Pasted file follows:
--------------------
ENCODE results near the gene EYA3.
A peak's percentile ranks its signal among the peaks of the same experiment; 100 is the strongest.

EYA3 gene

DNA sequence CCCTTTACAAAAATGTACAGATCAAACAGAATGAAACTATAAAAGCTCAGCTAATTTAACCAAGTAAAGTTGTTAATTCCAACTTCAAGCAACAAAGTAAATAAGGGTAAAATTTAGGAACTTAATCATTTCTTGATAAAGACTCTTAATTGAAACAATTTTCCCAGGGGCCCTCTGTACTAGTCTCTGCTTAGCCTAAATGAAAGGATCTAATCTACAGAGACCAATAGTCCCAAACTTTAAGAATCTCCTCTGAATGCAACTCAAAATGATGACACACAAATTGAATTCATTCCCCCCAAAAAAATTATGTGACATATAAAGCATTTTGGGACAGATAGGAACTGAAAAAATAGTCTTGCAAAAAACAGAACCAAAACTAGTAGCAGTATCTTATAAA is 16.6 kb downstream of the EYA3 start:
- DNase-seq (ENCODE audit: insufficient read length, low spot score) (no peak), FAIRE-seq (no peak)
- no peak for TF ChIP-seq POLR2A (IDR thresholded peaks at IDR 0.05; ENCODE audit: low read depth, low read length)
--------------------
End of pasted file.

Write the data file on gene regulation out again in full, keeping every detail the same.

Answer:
ENCODE results near the gene EYA3.
A peak's percentile ranks its signal among the peaks of the same experiment; 100 is the strongest.

EYA3 gene

DNA sequence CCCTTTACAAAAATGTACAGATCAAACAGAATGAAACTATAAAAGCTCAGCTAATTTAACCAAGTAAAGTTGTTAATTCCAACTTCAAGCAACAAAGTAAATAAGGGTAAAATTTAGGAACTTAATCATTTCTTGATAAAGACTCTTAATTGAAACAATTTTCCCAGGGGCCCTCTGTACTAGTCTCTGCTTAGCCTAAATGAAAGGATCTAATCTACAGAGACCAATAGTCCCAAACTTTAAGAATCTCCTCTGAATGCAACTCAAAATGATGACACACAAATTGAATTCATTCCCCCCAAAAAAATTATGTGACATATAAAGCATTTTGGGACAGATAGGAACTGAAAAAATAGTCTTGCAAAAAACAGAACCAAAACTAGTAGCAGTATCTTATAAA is 16.6 kb downstream of the EYA3 start:
- DNase-seq (ENCODE audit: insufficient read length, low spot score) (no peak), FAIRE-seq (no peak)
- no peak for TF ChIP-seq POLR2A (IDR thresholded peaks at IDR 0.05; ENCODE audit: low read depth, low read length)